Like a late night re-run the morning passes and everything is old and familiar and predictable; I know the words and the actions, the schedule. And now he is heading to class. And now he is handing in his last paper. He’ll get an A. And now he’s returning home unexpectedly, instead of going to his on-campus job. And now he is gently taking down the family portrait from the kitchen wall and placing it in his back pack. He will be adding his gun to that bag soon. A gun we didn’t know he had, didn’t want to know. A gun he kept hidden from us but legal, documented, following all the rules of safety. And now he is driving to the lakefront and choosing his location. He will lie down on the levee in view of the water, out of site of the houses. He will listen to the water and the birds one last time. He will breathe in the smell of spring grass and dust, oyster shells and fish. He will turn his face to the sun and feel the warmth, closing his eyes to savor the last moments of life. Then he will turn his right shoulder towards the ground and with his right hand pressing his gun against his heart he will squeeze the trigger and muffle the shot with his body, not wanting anyone to see his wound if they walked by.
A neighbor will hear the shot and call her friend who lives across the street from us. I think someone just shot himself on the levee near my house. I’ve called the police. I wonder who it is. And soon afterwards our neighbor will see a car pull up in front of our house and two plain clothes policemen will walk up the path to our door. Mal will be doing the dishes. I will answer the door. Does Malcolm villarrubia live here? My husband or my son? Your son. When was the last time you saw your son? Do you have id? Mal it’s the police asking about Malcolm.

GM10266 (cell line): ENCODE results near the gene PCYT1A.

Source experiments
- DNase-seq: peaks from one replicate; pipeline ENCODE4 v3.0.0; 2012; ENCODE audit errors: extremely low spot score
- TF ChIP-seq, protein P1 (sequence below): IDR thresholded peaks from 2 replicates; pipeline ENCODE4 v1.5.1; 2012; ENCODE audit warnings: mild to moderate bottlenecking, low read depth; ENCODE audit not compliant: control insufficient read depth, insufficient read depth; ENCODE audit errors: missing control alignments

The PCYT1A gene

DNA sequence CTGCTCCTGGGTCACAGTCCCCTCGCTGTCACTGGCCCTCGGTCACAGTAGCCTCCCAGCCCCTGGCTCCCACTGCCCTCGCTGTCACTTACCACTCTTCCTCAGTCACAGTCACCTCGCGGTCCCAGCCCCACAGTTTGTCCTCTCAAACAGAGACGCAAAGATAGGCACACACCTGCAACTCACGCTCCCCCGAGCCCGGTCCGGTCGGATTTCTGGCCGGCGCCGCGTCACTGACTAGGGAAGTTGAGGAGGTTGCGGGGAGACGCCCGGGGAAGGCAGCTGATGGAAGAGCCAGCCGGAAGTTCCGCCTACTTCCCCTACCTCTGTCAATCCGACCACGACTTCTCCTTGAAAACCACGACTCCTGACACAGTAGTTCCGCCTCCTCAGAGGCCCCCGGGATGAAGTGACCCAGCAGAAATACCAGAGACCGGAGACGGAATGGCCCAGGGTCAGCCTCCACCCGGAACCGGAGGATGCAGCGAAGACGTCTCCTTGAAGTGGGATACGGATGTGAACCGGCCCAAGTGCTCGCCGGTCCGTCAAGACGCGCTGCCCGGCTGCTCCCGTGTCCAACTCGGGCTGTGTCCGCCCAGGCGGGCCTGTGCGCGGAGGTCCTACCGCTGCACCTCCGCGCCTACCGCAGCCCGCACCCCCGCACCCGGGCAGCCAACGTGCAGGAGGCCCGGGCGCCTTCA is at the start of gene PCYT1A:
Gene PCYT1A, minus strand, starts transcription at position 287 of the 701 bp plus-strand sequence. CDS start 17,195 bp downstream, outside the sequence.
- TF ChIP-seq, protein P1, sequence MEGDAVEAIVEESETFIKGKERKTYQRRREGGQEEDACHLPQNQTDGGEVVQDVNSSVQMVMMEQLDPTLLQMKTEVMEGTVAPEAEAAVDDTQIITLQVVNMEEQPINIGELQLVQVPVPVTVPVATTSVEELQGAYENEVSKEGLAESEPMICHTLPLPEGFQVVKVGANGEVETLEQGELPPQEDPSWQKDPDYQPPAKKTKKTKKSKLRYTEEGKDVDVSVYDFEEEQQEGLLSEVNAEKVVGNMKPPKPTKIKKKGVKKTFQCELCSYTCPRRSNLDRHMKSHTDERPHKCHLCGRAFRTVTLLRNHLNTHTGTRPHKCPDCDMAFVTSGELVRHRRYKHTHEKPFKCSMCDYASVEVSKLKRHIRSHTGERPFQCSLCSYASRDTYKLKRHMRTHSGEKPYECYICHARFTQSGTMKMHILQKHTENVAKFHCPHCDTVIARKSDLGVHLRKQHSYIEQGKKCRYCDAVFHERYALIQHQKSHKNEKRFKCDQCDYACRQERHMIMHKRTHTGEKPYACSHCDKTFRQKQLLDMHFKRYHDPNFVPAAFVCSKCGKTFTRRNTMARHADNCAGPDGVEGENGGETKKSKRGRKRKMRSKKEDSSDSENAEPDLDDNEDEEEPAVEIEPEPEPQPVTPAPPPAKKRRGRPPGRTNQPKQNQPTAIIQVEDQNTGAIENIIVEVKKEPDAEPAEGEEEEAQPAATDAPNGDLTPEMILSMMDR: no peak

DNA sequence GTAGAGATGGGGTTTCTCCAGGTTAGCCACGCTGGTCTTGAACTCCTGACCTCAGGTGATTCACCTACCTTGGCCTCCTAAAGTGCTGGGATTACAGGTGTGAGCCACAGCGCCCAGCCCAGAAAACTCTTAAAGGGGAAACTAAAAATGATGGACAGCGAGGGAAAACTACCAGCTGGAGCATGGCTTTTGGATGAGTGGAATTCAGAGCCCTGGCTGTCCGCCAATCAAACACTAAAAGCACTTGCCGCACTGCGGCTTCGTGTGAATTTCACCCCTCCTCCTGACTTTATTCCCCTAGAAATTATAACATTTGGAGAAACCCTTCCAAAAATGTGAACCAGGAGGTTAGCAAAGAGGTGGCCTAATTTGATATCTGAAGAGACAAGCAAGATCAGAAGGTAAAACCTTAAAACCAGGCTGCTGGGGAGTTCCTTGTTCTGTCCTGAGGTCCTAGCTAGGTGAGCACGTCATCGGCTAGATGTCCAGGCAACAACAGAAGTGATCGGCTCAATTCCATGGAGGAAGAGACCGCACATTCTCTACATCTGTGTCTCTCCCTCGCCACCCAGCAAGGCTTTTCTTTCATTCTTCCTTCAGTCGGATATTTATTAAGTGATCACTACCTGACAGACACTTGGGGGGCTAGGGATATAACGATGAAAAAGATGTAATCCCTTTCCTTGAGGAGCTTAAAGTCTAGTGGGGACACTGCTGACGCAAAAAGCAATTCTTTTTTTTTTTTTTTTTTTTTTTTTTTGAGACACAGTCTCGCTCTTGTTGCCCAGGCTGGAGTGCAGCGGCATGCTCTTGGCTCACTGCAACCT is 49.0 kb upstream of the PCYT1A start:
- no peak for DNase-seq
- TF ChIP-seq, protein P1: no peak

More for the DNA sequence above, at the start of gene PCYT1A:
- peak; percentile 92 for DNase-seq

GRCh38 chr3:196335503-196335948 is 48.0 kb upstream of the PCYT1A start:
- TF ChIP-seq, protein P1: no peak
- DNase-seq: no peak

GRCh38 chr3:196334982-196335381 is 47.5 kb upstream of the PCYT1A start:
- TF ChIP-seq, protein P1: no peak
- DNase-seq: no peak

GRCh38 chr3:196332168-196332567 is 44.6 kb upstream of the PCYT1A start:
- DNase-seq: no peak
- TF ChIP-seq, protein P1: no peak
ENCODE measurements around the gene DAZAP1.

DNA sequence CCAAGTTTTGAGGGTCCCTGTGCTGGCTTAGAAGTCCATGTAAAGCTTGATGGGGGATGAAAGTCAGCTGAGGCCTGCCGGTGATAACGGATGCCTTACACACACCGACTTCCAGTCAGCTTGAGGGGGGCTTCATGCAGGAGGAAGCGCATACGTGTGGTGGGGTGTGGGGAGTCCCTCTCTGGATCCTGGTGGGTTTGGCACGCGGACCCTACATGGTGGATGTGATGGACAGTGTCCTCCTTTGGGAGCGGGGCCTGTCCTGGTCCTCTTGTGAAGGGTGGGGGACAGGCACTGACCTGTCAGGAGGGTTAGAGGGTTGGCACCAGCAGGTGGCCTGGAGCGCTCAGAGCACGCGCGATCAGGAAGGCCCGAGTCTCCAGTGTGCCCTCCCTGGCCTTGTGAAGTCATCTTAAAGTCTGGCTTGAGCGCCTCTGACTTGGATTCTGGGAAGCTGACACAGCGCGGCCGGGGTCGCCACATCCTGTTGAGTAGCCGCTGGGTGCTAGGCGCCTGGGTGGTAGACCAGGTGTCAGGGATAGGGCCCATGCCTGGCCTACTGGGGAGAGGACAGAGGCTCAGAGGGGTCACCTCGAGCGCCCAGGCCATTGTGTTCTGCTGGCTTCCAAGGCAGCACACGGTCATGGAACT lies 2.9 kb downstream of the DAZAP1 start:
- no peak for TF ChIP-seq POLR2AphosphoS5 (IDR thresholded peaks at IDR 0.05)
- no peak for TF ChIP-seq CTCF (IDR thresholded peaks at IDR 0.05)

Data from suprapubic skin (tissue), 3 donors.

They’ll come in then and we’ll sit down at the kitchen table. Is Malcolm in trouble? Ma’am your son is dead…we found his body…
And the air will be sucked out of the room and someone will be screaming I don’t understand over and over but in a soft voice – the screaming going on inside her head. Then the script will take over and we will be actors in a drama we would never audition for, and cannot remember the words to. But somehow we will move from one scene to the next, lip syncing while someone speaks our lines for us and someone else rearranges the set. Now the funeral parlor, now the house again, and then the chapel at Jesuit and someone is lowered into the ground.
I wish the play were over and we could go back to normal but someone is asking me to move closer. I don’t want to move closer I don’t like burials. Is this someone we know well, everybody here looks familiar. And then there is a party at our house. Where’s Malcolm, he should be here if we’re having a party? Why is James in town shouldn’t he be at school? Then everyone leaves and the play seems to be over but no one has told us how to exit. We are left on stage with the empty theatre and echoes of the last scene. What do we do now? I don’t know. Do we sleep? How can we sleep? It’s not our life any more it’s a play. Do we exist between the scenes – an R and G question? Will someone enter soon and give us our cues? And the floorboards in the darkened theatre creak in sympathetic tones as the lights slowly dim.